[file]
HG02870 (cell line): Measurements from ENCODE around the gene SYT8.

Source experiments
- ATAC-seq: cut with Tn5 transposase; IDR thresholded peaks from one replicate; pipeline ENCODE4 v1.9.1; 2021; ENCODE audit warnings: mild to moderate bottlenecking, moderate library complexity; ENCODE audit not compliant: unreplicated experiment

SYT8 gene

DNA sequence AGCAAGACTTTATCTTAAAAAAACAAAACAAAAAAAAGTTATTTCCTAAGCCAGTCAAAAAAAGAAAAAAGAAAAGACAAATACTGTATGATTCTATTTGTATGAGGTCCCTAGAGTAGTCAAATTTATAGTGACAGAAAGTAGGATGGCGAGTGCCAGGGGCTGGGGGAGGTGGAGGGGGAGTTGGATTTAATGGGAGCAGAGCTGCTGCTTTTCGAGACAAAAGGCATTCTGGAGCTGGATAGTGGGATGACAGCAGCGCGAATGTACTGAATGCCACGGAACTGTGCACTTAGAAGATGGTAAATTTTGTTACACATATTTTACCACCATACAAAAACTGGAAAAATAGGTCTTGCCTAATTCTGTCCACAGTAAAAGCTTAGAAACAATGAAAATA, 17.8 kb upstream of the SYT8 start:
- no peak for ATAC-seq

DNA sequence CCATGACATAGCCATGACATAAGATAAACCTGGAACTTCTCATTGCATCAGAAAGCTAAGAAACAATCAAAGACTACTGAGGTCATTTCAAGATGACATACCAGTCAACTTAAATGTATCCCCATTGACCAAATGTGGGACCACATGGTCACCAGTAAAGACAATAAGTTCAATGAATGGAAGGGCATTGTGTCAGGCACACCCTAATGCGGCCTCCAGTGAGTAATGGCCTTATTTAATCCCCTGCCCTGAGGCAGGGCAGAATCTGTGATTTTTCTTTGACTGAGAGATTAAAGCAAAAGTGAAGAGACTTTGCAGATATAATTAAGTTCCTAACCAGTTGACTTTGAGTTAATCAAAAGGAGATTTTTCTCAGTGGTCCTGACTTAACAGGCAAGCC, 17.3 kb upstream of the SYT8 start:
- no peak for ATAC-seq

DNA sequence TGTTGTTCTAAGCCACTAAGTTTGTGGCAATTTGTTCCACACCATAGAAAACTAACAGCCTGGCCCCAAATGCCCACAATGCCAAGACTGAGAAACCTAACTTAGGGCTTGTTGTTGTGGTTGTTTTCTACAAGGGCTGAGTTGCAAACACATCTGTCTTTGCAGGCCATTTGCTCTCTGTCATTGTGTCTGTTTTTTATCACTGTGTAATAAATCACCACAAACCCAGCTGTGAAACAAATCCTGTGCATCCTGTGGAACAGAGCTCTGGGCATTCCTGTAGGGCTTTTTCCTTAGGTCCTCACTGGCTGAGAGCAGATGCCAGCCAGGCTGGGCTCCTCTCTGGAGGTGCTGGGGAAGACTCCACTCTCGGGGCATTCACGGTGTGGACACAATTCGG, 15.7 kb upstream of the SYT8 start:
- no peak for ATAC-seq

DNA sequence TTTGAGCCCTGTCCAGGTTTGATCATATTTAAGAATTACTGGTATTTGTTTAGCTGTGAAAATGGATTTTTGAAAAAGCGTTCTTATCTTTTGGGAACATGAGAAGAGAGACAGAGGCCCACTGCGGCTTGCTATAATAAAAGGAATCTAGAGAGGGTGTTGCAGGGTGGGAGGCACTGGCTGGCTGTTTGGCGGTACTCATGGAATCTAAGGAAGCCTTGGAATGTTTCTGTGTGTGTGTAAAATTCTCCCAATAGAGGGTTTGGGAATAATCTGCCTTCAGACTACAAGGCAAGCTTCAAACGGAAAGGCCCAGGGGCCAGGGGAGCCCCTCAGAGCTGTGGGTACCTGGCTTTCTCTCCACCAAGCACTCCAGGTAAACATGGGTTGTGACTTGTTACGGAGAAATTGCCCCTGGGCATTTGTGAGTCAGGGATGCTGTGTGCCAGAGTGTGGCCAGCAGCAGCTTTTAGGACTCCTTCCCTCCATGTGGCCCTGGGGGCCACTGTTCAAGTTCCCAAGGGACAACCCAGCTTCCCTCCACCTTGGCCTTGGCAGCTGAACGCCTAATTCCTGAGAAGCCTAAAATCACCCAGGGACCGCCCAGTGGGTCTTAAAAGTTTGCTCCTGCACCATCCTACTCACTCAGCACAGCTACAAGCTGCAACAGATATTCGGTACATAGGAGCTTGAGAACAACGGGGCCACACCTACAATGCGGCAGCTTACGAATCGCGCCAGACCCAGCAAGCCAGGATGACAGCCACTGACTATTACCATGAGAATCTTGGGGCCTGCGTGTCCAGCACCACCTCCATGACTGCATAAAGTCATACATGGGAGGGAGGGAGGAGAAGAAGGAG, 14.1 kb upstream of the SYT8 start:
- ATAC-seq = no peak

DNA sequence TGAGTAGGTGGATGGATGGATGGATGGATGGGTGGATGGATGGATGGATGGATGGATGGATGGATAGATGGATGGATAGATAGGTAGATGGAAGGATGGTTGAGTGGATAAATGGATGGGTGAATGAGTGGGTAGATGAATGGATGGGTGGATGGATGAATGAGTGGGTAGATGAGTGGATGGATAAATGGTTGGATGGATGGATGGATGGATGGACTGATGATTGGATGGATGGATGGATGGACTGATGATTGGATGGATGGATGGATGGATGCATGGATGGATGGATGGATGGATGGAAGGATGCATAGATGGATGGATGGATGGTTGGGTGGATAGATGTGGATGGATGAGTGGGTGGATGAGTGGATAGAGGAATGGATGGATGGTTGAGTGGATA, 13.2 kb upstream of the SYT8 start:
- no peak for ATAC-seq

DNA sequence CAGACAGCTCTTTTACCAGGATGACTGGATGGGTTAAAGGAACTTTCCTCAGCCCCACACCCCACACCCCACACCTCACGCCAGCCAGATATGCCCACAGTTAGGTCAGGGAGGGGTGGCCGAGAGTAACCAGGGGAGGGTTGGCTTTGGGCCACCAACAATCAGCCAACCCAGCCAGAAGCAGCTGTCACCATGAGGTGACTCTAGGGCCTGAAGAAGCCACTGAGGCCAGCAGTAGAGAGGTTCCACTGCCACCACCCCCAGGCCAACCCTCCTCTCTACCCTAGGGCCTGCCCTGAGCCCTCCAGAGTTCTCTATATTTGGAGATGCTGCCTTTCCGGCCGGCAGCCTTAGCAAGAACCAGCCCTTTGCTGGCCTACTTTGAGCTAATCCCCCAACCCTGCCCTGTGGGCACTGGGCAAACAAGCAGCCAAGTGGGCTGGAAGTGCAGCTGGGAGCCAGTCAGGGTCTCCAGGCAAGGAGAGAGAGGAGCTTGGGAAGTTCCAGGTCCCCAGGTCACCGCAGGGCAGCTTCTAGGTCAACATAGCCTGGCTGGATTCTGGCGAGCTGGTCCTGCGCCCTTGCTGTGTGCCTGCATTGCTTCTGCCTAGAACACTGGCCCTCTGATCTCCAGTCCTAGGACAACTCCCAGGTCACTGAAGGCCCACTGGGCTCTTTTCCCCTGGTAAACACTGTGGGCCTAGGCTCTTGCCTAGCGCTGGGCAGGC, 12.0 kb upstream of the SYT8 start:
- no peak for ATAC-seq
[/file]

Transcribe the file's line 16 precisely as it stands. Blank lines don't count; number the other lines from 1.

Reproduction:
- no peak for ATAC-seq